Having a much younger spouse might make you more satisfied with your marriage but this feeling will not last, a Deakin University study has found.
Associate Professor Wang-Sheng Lee, an economist at the Deakin Business School, worked with University of Colorado’s Professor Terra McKinnish to examine the impact marital age gaps have on marriage satisfaction over time.
Using 13 years of data from the Household, Income and Labour Dynamics in Australia survey, a representative sample of Australian households, the researchers found that both men and women experienced greater initial satisfaction with their marriage when they had younger spouses.
They also found that the reverse was true with men less satisfied with older wives and women less satisfied with older husbands.
“Satisfaction eroded relatively quickly for people in couples with an age gap,” Associate Professor Lee said.
“The initial higher levels of satisfaction experienced by husbands married to younger wives and wives married to younger husbands is expected to be erased within 6–10 years of marriage.”
Why do both men and women in differently aged couples experience larger declines in marital satisfaction over the duration of their marriage?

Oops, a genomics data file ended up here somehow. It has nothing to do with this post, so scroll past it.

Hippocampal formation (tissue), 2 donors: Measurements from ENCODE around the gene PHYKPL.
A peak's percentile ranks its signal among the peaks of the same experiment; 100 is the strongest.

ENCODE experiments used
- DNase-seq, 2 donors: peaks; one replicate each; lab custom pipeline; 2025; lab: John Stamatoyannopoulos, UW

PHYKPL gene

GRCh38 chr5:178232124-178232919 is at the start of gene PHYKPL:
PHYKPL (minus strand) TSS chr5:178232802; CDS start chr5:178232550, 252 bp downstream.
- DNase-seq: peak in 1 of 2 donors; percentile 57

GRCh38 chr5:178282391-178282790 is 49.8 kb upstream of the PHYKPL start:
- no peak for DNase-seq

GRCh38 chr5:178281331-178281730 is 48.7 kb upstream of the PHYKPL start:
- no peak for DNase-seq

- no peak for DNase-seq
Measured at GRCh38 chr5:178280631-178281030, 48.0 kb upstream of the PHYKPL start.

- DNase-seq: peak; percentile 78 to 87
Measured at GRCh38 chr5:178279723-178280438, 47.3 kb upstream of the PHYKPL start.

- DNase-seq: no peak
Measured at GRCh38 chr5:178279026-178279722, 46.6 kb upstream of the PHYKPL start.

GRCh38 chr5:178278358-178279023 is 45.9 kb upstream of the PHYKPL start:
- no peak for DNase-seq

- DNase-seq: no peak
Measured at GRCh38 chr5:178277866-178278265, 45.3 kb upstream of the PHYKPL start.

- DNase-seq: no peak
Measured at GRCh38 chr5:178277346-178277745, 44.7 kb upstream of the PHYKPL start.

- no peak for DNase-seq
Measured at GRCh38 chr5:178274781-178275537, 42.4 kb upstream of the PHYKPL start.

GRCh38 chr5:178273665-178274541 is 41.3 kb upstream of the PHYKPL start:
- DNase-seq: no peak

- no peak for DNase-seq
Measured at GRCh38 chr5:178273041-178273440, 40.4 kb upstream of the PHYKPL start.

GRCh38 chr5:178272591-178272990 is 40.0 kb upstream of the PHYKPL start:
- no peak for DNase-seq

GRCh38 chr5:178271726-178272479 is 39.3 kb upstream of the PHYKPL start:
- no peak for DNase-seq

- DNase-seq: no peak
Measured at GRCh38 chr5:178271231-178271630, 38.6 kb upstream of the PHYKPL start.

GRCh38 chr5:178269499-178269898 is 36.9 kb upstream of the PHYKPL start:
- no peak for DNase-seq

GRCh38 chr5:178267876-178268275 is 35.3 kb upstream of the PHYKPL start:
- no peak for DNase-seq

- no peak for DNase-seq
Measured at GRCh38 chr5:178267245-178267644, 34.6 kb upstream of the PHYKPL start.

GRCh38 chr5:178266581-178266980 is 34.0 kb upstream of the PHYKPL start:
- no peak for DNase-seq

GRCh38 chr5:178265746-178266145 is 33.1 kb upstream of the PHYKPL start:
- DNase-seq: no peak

“One reason for this decline is that differently aged couples might be less able to respond to negative economic shocks, such as job loss for the primary breadwinner or requiring funds for an emergency,” Associate Professor Lee said.
“In other words, similarly-aged couples are likely to be more resilient to shocks.
“A possible explanation for this is that couples at similar life stages are more likely to discuss financial issues and financial plans for the future.
“The data also suggests that couples with a larger age gap are less likely to have both partners working and this could make them financially more vulnerable.”
The study, ‘The marital satisfaction of differently aged couples’, was recently published online in the Journal of Population Economics.
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